1. Lovely Head
2. Paper Bag
5. Deer Stop
6. Felt Mountain
7. Oompah Radar
9. Horse Tears
I first saw Goldfrapp live before this album came out. They were supporting Moby in his Play tour at the Manchester Apollo. Next week the album came out and a friend of mine immediately got it, we spent that night partaking in illegal drugs and listening to this.
Suffice it to say that we weren't listening to Moby's Play. This album was something totally new and that you only had to hear once to know there was something unique here. A few weeks later I saw Goldfrapp again in a tiny room at the Manchester University students union, front row in a room that fit some 50 people.
The time I saw them after that it was already in the Black Cherry phase, a great but vastly inferior album... also in the front row for that one, where Alison Goldfrapp made a very interesting dance with a portable theramin on her crotch in front of my face while covering "Yes Sir, I Can Boogie". It was special. From then on I lost interest in them, this was their great album. Cinematic, weird, beautiful and deranged, a work of art which is hard not to love.
1. Lovely Head
3. Deer Stop
4. Horse Tears
"Lovely Head", Felt Mountain's opening track, features high lonesome whistling and heavily processed vocals. The song was described as influenced by Shirley Bassey and released as the album's lead single. The second track, "Paper Bag", is about being obsessed with someone and not being able to have them. It is followed by the third single "Human", a track with a mambo-style beat. The fourth song, "Pilots", which describes travelers floating in the atmosphere above the earth, was inspired by John Barry's James Bond theme songs. In the United Kingdom, a remixed version of the song was released as a single and charted within the top seventy-five.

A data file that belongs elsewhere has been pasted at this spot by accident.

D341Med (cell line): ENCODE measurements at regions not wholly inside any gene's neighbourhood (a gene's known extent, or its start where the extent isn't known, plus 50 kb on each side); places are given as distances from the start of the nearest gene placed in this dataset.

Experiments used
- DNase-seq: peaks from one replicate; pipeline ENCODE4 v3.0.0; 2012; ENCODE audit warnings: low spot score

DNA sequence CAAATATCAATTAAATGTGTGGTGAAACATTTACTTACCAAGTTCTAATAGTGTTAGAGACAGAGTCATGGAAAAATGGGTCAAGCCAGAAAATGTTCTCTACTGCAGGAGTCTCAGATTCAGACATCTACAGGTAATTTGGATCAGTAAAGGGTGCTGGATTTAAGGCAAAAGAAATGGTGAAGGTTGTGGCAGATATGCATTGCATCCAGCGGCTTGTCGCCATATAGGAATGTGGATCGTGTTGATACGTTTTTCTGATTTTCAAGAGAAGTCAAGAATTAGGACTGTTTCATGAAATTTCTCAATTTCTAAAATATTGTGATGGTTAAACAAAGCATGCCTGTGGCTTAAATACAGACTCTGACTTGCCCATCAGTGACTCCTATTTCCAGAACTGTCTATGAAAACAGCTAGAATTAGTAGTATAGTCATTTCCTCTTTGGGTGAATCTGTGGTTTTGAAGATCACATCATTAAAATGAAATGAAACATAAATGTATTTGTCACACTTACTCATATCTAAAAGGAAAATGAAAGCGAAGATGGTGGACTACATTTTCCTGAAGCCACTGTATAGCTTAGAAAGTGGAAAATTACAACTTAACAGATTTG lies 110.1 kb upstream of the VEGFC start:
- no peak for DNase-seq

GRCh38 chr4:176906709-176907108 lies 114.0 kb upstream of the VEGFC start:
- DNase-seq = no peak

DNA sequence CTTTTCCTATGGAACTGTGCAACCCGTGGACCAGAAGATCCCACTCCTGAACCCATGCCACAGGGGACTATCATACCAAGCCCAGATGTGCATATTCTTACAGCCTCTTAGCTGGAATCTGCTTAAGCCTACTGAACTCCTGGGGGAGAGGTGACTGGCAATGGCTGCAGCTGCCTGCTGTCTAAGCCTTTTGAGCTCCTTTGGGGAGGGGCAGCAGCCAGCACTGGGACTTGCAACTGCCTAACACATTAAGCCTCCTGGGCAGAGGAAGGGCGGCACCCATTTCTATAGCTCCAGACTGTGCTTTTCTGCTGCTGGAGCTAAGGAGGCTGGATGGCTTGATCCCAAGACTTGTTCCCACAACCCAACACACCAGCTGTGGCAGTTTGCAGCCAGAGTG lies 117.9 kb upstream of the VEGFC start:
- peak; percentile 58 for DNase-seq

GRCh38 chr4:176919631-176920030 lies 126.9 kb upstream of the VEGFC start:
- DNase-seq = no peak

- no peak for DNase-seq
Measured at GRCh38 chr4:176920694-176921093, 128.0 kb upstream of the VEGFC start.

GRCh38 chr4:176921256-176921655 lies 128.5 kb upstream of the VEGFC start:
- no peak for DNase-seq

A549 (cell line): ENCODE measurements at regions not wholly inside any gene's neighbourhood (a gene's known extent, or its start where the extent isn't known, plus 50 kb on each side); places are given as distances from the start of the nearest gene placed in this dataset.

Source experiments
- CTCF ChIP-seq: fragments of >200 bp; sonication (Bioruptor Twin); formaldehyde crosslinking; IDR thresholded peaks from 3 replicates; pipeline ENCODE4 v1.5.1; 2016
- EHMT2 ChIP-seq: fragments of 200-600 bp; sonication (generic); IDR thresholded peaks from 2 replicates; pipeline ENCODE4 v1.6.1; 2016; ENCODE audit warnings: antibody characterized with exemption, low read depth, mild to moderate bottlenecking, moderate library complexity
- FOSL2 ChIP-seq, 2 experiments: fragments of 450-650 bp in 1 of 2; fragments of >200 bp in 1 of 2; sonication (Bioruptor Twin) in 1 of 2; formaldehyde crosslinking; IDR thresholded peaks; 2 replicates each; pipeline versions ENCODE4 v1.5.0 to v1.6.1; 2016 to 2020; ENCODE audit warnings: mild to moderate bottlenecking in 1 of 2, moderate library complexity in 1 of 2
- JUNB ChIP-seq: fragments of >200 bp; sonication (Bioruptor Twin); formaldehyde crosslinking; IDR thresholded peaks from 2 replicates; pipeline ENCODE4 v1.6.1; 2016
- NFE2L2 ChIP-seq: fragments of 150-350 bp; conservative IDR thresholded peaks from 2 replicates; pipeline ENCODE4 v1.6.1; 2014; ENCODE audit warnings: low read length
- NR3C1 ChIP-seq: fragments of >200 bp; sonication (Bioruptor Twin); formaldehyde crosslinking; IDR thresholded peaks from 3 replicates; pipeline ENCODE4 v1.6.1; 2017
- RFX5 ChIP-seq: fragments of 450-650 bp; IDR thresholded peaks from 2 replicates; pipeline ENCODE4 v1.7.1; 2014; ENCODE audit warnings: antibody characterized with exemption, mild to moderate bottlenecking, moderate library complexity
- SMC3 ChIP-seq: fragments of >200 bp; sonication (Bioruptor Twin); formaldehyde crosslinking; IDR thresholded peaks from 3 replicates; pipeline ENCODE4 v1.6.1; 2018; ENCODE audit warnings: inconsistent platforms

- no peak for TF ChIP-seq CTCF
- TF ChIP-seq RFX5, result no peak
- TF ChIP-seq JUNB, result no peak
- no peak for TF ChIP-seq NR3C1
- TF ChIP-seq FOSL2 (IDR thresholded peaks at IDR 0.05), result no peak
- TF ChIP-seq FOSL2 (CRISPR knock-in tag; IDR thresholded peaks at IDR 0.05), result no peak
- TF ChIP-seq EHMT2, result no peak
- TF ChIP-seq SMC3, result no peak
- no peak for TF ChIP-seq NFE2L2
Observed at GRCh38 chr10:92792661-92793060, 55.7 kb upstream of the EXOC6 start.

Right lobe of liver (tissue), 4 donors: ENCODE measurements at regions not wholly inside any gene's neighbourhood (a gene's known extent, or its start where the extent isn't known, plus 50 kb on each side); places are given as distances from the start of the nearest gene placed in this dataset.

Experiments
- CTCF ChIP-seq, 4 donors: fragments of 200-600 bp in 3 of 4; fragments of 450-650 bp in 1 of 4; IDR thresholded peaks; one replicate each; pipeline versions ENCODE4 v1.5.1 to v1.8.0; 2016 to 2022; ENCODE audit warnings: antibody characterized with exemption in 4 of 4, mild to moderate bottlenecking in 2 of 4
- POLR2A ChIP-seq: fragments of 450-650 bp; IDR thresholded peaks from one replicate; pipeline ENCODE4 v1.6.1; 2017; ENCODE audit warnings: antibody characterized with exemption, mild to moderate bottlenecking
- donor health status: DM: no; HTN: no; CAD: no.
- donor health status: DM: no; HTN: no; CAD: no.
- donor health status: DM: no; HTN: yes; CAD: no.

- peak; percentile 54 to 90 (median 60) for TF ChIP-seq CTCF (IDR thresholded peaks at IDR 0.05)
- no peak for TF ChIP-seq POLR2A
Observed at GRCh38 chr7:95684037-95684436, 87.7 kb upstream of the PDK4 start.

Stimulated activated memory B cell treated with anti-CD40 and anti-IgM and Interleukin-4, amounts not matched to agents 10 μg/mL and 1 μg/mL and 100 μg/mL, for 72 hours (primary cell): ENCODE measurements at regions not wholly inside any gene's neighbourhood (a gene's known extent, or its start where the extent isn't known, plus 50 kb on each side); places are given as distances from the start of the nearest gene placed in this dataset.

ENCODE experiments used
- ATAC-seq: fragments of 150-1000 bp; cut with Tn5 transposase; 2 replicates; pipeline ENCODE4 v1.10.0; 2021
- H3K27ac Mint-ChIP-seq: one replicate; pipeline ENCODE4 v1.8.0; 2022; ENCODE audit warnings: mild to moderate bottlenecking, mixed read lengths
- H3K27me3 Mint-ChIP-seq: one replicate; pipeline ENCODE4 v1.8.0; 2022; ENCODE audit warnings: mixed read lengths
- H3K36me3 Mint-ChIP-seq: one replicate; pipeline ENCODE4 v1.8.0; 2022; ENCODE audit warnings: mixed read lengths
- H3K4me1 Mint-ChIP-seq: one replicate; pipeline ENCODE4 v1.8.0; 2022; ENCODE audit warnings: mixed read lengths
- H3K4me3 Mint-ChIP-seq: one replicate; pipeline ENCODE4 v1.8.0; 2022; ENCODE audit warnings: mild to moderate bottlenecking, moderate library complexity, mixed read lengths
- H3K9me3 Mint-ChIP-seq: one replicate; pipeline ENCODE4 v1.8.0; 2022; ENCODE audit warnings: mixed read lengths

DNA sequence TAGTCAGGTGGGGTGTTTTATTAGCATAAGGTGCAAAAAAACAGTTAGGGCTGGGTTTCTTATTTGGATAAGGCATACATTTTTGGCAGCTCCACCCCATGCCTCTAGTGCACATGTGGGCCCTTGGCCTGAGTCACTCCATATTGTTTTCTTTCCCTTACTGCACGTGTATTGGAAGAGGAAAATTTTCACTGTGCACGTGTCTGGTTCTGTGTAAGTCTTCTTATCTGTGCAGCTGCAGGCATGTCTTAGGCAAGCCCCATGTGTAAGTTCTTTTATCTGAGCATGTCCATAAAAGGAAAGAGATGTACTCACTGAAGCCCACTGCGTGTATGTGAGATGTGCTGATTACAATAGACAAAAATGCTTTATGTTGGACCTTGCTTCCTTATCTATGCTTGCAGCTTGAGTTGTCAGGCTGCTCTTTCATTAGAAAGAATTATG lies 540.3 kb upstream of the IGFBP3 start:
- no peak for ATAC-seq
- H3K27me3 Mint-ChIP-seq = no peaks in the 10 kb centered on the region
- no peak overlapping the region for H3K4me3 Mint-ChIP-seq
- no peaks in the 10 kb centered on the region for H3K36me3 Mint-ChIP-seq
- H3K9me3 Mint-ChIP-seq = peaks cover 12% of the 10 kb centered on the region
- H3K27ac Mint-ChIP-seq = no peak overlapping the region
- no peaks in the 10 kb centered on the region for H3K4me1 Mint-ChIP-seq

The ballad "Deer Stop" features childlike vocals and sexually suggestive lyrics. The title track was influenced by Goldfrapp's "idea of a wolf being whipped in this little Tudor house overlooking a snowy landscape". "Oompa Radar", the seventh track, was inspired by Roman Polanski's film Cul-de-Sac. The cabaret influenced song uses a flugelhorn and a cuckoo clock to switch between tempos. "Utopia" was released as the album's second single. The album closes with "Horse Tears", a minimalist piano ballad with filtered vocals.